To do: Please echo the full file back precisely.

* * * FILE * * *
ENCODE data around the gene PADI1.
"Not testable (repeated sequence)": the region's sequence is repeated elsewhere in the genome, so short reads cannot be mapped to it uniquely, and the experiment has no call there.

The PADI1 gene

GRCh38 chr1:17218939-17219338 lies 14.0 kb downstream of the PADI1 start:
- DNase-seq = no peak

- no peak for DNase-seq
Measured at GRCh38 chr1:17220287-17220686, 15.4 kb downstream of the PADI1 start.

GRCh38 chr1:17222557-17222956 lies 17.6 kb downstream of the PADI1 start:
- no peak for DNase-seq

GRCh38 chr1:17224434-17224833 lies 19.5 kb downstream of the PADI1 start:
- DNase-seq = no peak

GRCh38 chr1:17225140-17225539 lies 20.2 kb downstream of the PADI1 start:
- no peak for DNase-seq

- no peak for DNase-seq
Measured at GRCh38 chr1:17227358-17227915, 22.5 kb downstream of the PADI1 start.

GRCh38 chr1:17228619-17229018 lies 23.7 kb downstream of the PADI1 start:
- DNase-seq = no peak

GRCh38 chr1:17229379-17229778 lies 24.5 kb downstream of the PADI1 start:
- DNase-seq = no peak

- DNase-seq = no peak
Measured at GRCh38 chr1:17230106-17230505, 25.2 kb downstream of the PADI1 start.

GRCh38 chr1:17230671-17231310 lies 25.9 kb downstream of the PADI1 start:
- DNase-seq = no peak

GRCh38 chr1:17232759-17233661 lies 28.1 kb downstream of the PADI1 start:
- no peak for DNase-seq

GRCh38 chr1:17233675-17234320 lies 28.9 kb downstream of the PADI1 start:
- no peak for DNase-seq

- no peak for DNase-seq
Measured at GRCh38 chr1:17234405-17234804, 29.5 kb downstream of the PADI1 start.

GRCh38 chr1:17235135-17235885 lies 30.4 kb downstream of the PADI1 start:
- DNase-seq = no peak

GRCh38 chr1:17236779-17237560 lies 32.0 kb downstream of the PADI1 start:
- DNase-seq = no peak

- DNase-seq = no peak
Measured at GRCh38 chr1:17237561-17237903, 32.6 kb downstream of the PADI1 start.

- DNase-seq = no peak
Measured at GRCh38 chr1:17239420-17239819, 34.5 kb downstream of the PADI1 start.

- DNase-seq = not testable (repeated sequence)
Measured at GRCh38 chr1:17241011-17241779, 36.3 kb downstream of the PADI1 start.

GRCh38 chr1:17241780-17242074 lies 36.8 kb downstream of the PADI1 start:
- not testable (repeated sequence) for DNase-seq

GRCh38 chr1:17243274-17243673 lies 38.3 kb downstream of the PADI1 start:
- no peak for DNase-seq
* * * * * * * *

ENCODE data around the gene PADI1.
"Not testable (repeated sequence)": the region's sequence is repeated elsewhere in the genome, so short reads cannot be mapped to it uniquely, and the experiment has no call there.

The PADI1 gene

GRCh38 chr1:17218939-17219338 lies 14.0 kb downstream of the PADI1 start:
- DNase-seq = no peak

- no peak for DNase-seq
Measured at GRCh38 chr1:17220287-17220686, 15.4 kb downstream of the PADI1 start.

GRCh38 chr1:17222557-17222956 lies 17.6 kb downstream of the PADI1 start:
- no peak for DNase-seq

GRCh38 chr1:17224434-17224833 lies 19.5 kb downstream of the PADI1 start:
- DNase-seq = no peak

GRCh38 chr1:17225140-17225539 lies 20.2 kb downstream of the PADI1 start:
- no peak for DNase-seq

- no peak for DNase-seq
Measured at GRCh38 chr1:17227358-17227915, 22.5 kb downstream of the PADI1 start.

GRCh38 chr1:17228619-17229018 lies 23.7 kb downstream of the PADI1 start:
- DNase-seq = no peak

GRCh38 chr1:17229379-17229778 lies 24.5 kb downstream of the PADI1 start:
- DNase-seq = no peak

- DNase-seq = no peak
Measured at GRCh38 chr1:17230106-17230505, 25.2 kb downstream of the PADI1 start.

GRCh38 chr1:17230671-17231310 lies 25.9 kb downstream of the PADI1 start:
- DNase-seq = no peak

GRCh38 chr1:17232759-17233661 lies 28.1 kb downstream of the PADI1 start:
- no peak for DNase-seq

GRCh38 chr1:17233675-17234320 lies 28.9 kb downstream of the PADI1 start:
- no peak for DNase-seq

- no peak for DNase-seq
Measured at GRCh38 chr1:17234405-17234804, 29.5 kb downstream of the PADI1 start.

GRCh38 chr1:17235135-17235885 lies 30.4 kb downstream of the PADI1 start:
- DNase-seq = no peak

GRCh38 chr1:17236779-17237560 lies 32.0 kb downstream of the PADI1 start:
- DNase-seq = no peak

- DNase-seq = no peak
Measured at GRCh38 chr1:17237561-17237903, 32.6 kb downstream of the PADI1 start.

- DNase-seq = no peak
Measured at GRCh38 chr1:17239420-17239819, 34.5 kb downstream of the PADI1 start.

- DNase-seq = not testable (repeated sequence)
Measured at GRCh38 chr1:17241011-17241779, 36.3 kb downstream of the PADI1 start.

GRCh38 chr1:17241780-17242074 lies 36.8 kb downstream of the PADI1 start:
- not testable (repeated sequence) for DNase-seq

GRCh38 chr1:17243274-17243673 lies 38.3 kb downstream of the PADI1 start:
- no peak for DNase-seq